Naturally & Philosophically Sweet Honey: Uncommon Buy
Rum definitely tops my list of souvenirs from the Caribbean, especially when the bottles are as distinctive as this one, or this one. On a recent trip to Martinique, though, I picked up another sweet, bottled island creation that came as a bit of a surprise to me.
You don’t really think of honey as being a big product of the Caribbean. At least I never did, but maybe that’s because while growing up in the USVI we had the same Sue Bee and Bee Maid brands that prevail along grocery shelves in the mainland U.S. today.
With their sparse populations and vast tracts of wild vegetation, many Caribbean islands are actually ideally suited for beekeeping. Few places more so than Martinique.
The island’s nickname is The Isle of Flowers, after all, so you’d expect it to be a haven for bees. What you wouldn’t expect, though, is that the island’s leading beekeeper is a former professor of philosophy.
His name is Andre Mangatal and it’s no stretch to say he’s one of the most interesting people I’ve ever met. I mean, it’s not every day that you meet someone who’d give up a nice, cushy (and clean) teaching career to take on the dirty and dangerous job of raising bees in the rainforest. That, however, is exactly what Andre did.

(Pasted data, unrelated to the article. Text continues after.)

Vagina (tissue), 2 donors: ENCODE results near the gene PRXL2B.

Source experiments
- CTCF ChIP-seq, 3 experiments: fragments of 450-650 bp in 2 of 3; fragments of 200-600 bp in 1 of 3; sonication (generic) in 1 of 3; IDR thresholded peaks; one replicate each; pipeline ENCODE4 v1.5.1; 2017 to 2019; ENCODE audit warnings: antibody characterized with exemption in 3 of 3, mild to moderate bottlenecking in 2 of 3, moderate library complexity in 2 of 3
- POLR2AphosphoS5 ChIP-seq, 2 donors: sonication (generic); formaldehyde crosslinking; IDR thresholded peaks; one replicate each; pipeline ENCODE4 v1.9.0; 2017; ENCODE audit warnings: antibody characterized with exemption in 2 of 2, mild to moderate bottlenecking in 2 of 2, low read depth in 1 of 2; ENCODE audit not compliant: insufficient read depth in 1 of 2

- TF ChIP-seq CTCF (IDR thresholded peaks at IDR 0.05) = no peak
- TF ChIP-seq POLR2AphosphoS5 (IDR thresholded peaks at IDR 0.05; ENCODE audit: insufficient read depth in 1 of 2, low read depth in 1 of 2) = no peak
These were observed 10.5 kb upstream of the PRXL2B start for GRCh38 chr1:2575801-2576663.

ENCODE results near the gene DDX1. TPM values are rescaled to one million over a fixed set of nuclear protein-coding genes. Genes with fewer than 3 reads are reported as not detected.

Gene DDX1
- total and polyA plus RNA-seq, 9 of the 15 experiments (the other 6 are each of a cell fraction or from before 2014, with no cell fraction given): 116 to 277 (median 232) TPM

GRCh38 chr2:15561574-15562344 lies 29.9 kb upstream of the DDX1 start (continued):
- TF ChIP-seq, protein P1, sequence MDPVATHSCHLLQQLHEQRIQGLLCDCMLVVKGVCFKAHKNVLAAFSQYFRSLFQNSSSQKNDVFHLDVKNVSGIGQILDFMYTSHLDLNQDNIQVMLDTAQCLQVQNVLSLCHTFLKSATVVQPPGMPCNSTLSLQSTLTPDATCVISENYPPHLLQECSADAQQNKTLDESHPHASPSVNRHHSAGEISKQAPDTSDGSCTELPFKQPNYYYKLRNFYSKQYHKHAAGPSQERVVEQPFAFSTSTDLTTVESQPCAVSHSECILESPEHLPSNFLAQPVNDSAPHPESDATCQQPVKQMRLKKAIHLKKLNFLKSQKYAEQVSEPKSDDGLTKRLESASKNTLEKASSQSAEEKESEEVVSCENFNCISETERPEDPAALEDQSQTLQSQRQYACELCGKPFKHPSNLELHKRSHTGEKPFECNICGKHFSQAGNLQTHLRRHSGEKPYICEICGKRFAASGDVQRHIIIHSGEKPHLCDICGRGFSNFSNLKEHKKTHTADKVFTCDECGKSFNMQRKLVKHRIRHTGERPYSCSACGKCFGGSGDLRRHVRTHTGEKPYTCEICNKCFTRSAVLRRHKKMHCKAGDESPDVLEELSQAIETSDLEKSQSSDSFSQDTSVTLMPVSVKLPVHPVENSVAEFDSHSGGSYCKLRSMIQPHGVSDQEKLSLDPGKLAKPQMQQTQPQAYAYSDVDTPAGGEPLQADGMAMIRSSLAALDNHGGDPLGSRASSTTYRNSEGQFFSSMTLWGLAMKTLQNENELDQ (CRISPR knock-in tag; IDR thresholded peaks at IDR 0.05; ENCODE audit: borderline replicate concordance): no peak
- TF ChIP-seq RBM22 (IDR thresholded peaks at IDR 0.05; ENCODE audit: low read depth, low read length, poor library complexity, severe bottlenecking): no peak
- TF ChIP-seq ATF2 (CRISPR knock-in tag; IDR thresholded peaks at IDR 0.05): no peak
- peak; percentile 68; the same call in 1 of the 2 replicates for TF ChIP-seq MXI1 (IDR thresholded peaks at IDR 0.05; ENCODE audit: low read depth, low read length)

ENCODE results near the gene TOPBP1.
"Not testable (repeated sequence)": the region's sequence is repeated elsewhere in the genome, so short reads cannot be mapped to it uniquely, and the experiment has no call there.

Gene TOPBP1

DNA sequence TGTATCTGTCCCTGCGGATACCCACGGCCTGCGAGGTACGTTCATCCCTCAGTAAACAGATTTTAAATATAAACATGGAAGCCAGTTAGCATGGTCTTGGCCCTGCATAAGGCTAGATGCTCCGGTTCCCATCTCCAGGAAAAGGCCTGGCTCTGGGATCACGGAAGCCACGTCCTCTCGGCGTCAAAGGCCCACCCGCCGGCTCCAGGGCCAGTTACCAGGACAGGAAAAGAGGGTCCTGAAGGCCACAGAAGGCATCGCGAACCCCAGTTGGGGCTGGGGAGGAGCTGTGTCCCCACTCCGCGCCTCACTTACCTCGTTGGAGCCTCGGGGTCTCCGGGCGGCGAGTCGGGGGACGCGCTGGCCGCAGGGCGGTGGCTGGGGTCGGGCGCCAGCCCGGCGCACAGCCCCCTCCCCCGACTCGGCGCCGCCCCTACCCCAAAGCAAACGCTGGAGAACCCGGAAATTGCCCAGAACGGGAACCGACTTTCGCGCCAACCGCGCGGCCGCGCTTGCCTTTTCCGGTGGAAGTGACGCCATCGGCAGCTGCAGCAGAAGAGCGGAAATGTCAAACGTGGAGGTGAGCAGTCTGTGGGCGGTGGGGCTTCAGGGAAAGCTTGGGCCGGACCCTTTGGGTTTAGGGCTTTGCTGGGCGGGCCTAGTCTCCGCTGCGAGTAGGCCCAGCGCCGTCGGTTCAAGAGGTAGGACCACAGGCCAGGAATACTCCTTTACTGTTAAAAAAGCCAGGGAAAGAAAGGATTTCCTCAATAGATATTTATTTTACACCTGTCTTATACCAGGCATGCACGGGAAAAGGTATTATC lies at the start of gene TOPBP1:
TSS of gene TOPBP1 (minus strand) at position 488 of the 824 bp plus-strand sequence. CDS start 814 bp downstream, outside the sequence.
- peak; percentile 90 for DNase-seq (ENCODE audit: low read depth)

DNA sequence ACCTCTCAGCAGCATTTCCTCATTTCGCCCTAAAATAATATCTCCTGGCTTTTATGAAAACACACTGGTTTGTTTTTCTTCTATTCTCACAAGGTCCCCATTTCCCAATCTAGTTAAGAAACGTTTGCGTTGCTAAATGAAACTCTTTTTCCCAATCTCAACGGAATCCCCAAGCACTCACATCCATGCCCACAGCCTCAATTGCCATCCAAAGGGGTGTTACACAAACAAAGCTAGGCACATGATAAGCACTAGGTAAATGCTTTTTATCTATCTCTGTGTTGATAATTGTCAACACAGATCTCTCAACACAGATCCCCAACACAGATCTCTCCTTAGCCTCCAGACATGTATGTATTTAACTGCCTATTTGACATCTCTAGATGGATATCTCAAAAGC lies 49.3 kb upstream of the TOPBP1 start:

Even more remarkable, he had no idea what he was doing when he started.
When you visit him today, up at his home deep in the thickly rainforested hills near the village of Le Mont-Vert in northern Martinique, you see a master beekeeper, expertly taming his buzzing minions without the aid of one of those imposing Hazmat-like suits. The man doesn’t even wear shoes! Surely he must’ve apprenticed under some legendary bee-whisperer, right?
Actually, Andre learned everything he knows about beekeeping from books. He also learned how to build his own house and raise crayfish (he raised the ones I ate at Le Petibonum), from books. Yeah, he’s smart. Real smart. (I did mention that he was a professor, right?)
Still, the question remains: why would he give up his career to raise bees in the rainforest?
Even when I was studying philosophy in Paris, I knew I would become a farmer.
To Andre, it’s just that simple. He describes his love of nature as an obsession. It leads him to sit alone, night and day, observing and getting in tune with his natural surroundings. This doesn’t render him immune from bee stings. He continues to net his fair share. In some way, though, I think it makes his honey taste all the more sweeter.
You can find Andre’s honey for sale in local markets across Martinique. To visit him and experience what it’s like to raise bees in the rainforest, contact the Tak-Tak Network. One of the most innovative ground operators in the Caribbean, Tak-Tak specializes in introducing Martinican heritage through interactive excursions. Native dance and music traditions, farming, storytelling, gastronomy and more. Even beekeeping.
To talk-talk to Tak-Tak, call ’em at Tel: 011-596-596-691369.